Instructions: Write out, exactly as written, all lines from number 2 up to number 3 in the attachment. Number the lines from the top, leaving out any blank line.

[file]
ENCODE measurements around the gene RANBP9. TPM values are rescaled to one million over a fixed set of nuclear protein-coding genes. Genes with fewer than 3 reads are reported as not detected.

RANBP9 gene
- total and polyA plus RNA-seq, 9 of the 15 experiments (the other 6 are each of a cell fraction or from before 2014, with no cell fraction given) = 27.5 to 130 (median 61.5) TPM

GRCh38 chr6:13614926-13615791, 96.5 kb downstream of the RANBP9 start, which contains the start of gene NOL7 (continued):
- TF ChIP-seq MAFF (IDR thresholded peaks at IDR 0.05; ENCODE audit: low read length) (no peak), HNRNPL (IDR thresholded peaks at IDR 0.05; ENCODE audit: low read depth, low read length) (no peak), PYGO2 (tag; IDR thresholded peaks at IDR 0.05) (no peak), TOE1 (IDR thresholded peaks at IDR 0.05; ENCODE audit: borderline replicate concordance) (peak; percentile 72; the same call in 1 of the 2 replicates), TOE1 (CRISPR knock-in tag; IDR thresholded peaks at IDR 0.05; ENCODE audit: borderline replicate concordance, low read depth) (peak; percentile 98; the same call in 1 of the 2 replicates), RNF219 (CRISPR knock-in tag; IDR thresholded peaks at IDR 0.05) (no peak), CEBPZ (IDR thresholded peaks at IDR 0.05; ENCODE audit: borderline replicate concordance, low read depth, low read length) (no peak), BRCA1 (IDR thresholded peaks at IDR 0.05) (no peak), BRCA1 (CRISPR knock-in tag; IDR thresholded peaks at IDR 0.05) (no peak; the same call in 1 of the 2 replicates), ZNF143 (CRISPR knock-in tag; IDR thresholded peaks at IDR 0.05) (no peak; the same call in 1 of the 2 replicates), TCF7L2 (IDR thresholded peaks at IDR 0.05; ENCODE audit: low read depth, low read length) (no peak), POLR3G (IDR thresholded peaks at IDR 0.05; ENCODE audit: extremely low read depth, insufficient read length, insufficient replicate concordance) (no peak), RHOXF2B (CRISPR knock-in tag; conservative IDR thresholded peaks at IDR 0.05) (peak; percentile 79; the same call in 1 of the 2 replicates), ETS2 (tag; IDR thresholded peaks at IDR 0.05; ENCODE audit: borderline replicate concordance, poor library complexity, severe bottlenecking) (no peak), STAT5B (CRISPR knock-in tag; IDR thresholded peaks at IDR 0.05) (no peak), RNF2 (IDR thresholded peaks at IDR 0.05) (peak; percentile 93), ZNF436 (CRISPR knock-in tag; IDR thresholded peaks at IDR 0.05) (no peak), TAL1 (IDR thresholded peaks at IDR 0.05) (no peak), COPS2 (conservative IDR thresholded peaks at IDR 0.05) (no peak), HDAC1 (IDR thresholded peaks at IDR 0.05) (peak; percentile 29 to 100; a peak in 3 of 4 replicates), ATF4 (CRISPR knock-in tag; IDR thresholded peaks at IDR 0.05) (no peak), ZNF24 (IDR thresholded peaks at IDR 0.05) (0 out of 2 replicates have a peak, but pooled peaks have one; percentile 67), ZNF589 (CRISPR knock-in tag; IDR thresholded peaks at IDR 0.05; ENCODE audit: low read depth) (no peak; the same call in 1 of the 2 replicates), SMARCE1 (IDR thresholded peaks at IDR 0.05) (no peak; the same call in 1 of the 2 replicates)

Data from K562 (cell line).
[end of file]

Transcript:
RANBP9 gene
- total and polyA plus RNA-seq, 9 of the 15 experiments (the other 6 are each of a cell fraction or from before 2014, with no cell fraction given) = 27.5 to 130 (median 61.5) TPM